York County officials have abandoned a controversial plan to ask Piedmont Medical Center to dispatch ambulances for the county, including non-profit rescue squads which compete with the for-profit hospital for customers.
The plan would have ended the countys existing dispatch system, which sends two ambulances to emergency calls, leading to potentially dangerous competition, county leaders and state officials have said.
The county hopes to have a new dispatch system in place by September, said County Manager Jim Baker. That system will use GPS to locate ambulances so that dispatchers can identify which one is closest to a call and dispatch it.
The changes come after officials with the S.C. Department of Health and Environmental Control, which regulates ambulances, heard complaints about the rescue squads competing and told the county, already aware of the issue, to seek a swift remedy.
The county currently relies on dual dispatch because it doesnt have the technology to pinpoint the location of every ambulance.
When a call goes out, Piedmont, which has GPS technology on its units, sends an ambulance to the scene. Likewise, a non-profit rescue squad unit in the area will also respond. Whoever arrives on scene first provides services while the other turns back.
Having Piedmont take over dispatch for the county, using its GPS technology to pinpoint all ambulances and only send out the closest, would have provided a temporary solution.
Anna Moore, assistant York County manager, said concerns expressed by the countys non-profit rescue squads ultimately led the county to abandon the plan.
They were concerned that there might not be an equal playing field, she said.
Rescue squad leaders said they had concerns about whether taking directions from Piedmonts dispatchers would be fair to them, given that theyre often competing for the same customers.
Moore said the relationship between Piedmont and other rescue services has always been challenging, and the county decided not to exacerbate the situation.
County officials kept DHEC informed about their plans and the rescue squads response. Because the county committed to purchasing new dispatch software, DHEC officials didnt push the county to pursue the temporary solution, Moore said.
To address the competition, The county staff met with Piedmont, as well as the other ambulance providers and had a frank discussion with them about the safety issues, she said.
The result was all parties agreed to focus on responding to calls in a manner that is safe for all involved until the county implements its new system.
Tim McMichael, assistant director of Fort Mill Rescue, said he is happy with the countys decision.
The county moving into taking over the dispatch system was probably only appropriate from the start, McMichael said. Im very pleased with that decision.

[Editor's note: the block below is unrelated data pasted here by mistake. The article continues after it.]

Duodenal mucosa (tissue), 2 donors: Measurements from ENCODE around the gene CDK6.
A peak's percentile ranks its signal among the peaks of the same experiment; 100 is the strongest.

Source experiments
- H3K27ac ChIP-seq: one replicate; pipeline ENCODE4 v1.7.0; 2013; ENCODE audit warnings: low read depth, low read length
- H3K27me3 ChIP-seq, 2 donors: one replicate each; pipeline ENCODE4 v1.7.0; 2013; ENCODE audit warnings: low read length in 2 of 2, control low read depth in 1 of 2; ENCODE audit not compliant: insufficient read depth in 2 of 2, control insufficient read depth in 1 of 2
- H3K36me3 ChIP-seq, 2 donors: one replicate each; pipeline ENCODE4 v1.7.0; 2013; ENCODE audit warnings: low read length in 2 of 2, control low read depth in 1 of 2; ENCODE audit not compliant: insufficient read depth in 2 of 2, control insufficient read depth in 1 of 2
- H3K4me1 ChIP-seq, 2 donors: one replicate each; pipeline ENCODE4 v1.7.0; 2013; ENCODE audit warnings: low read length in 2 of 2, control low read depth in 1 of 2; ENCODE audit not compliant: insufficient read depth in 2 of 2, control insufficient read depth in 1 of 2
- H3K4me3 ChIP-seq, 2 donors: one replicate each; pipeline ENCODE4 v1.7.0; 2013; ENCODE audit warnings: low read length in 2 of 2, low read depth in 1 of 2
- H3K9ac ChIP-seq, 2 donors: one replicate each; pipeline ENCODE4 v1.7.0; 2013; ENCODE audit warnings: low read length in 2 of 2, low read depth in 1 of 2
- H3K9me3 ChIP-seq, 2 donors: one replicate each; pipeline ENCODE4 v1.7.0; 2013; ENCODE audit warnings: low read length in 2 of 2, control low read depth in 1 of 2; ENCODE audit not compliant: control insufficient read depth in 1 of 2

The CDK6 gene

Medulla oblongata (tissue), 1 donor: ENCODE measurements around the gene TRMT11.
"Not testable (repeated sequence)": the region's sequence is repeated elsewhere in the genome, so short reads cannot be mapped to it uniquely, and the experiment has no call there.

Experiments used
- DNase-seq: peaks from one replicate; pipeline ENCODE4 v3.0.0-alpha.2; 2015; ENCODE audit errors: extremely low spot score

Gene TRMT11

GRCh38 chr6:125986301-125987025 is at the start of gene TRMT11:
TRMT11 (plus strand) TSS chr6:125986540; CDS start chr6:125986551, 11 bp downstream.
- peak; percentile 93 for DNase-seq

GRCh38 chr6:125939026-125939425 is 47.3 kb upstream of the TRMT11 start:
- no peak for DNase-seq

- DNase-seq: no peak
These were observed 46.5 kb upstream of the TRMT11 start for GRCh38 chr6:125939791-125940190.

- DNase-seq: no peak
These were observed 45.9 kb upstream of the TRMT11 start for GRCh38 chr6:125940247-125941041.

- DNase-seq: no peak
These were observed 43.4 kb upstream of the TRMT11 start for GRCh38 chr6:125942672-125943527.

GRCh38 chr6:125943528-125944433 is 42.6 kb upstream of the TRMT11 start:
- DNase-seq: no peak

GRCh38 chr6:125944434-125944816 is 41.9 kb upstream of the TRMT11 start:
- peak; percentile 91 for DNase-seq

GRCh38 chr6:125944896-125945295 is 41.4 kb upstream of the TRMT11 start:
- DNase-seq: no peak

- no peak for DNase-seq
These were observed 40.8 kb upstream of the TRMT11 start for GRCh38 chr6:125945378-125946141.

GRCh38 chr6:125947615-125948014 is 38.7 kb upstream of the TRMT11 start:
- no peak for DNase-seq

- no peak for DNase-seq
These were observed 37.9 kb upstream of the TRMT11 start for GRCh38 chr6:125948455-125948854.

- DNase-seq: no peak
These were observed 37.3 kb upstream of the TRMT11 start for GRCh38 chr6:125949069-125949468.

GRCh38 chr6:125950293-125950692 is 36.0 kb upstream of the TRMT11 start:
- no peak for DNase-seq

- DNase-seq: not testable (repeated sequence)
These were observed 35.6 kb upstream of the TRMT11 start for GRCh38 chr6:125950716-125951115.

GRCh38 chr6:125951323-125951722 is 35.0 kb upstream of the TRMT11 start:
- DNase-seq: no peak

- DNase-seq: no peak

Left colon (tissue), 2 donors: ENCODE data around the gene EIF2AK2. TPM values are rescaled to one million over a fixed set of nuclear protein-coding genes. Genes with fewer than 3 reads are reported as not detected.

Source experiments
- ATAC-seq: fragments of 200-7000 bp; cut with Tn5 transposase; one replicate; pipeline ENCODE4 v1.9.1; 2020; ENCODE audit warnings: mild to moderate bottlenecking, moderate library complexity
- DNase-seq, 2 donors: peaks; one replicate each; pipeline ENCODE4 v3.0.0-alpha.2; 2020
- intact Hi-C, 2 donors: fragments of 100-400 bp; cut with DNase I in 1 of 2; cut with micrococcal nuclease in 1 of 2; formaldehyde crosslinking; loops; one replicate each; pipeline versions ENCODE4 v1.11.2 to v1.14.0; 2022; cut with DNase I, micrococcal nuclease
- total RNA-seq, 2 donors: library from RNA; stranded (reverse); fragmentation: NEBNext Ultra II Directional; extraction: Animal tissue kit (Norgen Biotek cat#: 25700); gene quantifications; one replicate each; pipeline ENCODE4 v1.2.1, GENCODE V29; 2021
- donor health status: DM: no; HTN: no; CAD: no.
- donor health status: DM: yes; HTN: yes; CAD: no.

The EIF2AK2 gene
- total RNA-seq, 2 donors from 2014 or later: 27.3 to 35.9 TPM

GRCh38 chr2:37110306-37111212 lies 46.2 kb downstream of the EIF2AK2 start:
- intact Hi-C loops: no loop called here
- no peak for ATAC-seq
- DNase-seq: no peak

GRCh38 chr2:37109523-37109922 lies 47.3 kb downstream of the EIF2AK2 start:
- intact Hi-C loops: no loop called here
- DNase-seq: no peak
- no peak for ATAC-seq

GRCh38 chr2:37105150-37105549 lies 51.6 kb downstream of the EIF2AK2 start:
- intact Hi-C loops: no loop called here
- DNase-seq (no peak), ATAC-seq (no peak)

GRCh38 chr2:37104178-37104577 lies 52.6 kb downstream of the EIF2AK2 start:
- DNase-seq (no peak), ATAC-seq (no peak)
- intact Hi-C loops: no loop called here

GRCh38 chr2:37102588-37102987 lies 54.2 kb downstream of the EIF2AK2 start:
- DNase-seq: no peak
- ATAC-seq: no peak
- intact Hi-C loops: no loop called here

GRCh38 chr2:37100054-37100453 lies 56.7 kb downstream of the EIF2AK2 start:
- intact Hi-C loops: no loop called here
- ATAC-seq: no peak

Rescue squads are bracing for other changes coming in the form of contract agreements that will affect their ability to continue operating.
The county already contracts with Piedmont for rescue services, but rescue squads have been working without a contract since their inception.
In the Fort Mill and Lake Wylie areas, the county rescue squads have grown from all-volunteer to crews that now have multiple ambulances, some full-time paid employees and scores of volunteers. The county also has a part-time squad in York, a volunteer unit in Clover, and a Rock Hill squad that specializes in water and vehicle rescues and doesnt run an ambulance or transport patients.
With growth of the rescue squads, the county has been looking at ways to standardize emergency services across the county.
The county met with rescue squad leaders, including McMichael and Dick Mann, director of River Hills Rescue, in March and then again last week to discuss the contract.
Both said they are eager to enter contracts with the county, but have concerns about how some of the countys proposals will affect the rescue squads and whether the requirements are consistent with state standards.
They recently said the proposal the county offered them this month didnt incorporate many of their concerns and seems too restrictive.
For example, they said they are not happy with a proposal requiring every ambulance to have more than one certified emergency medical professional at all times.
That requirement is more restrictive than what the state requires, they say, and might exclude some volunteers who serve in other capacities. Those volunteers, they argue, are central to the rescue squads mission and have contributed to providing quality services for many years.
Mann said he worries that with some changes the rescue squads will lose their ability to manage themselves, which has served them well so far.
Mann also said he wants to see a contract that provides fair and equitable service to all York County residents, treats the rescue squads fairly, and provides standards consistent with the states.
Baker said the county is still working on the contract details.
Baker empathized with concerns about volunteers, but said the countys goal is to create the same level of standards for all emergency service providers, he said.
When you have multiple entities...its always a challenge to get everybody on the same page, he said.